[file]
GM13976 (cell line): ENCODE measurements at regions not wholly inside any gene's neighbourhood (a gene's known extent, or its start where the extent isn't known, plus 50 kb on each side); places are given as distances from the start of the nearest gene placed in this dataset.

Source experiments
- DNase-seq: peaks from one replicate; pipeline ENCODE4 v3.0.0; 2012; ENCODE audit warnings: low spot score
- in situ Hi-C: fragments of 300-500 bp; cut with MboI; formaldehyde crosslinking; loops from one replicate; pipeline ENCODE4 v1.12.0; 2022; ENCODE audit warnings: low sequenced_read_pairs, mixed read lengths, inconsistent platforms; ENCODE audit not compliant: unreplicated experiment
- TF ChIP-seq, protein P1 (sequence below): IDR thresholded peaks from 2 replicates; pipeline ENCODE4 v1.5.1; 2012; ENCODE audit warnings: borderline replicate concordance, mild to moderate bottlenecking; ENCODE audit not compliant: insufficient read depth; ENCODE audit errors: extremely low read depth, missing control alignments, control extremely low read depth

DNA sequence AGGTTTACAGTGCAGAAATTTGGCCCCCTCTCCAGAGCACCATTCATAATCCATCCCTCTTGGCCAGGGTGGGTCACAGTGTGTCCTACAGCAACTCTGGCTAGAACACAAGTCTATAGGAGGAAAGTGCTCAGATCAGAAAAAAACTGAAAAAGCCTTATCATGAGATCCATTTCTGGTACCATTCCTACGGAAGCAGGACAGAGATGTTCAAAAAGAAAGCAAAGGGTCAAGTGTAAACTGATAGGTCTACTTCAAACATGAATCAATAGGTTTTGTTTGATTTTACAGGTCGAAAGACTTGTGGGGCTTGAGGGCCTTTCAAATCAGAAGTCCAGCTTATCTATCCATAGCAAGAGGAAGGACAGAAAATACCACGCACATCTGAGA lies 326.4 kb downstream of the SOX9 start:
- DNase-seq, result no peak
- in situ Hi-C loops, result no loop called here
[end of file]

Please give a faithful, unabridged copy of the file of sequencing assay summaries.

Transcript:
GM13976 (cell line): ENCODE measurements at regions not wholly inside any gene's neighbourhood (a gene's known extent, or its start where the extent isn't known, plus 50 kb on each side); places are given as distances from the start of the nearest gene placed in this dataset.

Source experiments
- DNase-seq: peaks from one replicate; pipeline ENCODE4 v3.0.0; 2012; ENCODE audit warnings: low spot score
- in situ Hi-C: fragments of 300-500 bp; cut with MboI; formaldehyde crosslinking; loops from one replicate; pipeline ENCODE4 v1.12.0; 2022; ENCODE audit warnings: low sequenced_read_pairs, mixed read lengths, inconsistent platforms; ENCODE audit not compliant: unreplicated experiment
- TF ChIP-seq, protein P1 (sequence below): IDR thresholded peaks from 2 replicates; pipeline ENCODE4 v1.5.1; 2012; ENCODE audit warnings: borderline replicate concordance, mild to moderate bottlenecking; ENCODE audit not compliant: insufficient read depth; ENCODE audit errors: extremely low read depth, missing control alignments, control extremely low read depth

DNA sequence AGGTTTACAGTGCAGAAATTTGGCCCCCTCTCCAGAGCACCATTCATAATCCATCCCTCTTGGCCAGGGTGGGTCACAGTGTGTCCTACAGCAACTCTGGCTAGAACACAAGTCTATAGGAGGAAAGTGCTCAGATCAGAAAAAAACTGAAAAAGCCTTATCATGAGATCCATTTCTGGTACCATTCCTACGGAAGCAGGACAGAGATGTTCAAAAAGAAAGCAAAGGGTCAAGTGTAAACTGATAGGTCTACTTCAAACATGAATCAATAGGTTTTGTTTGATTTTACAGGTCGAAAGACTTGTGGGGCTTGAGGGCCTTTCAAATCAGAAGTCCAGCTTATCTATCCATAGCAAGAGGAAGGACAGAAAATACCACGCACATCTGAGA lies 326.4 kb downstream of the SOX9 start:
- DNase-seq, result no peak
- in situ Hi-C loops, result no loop called here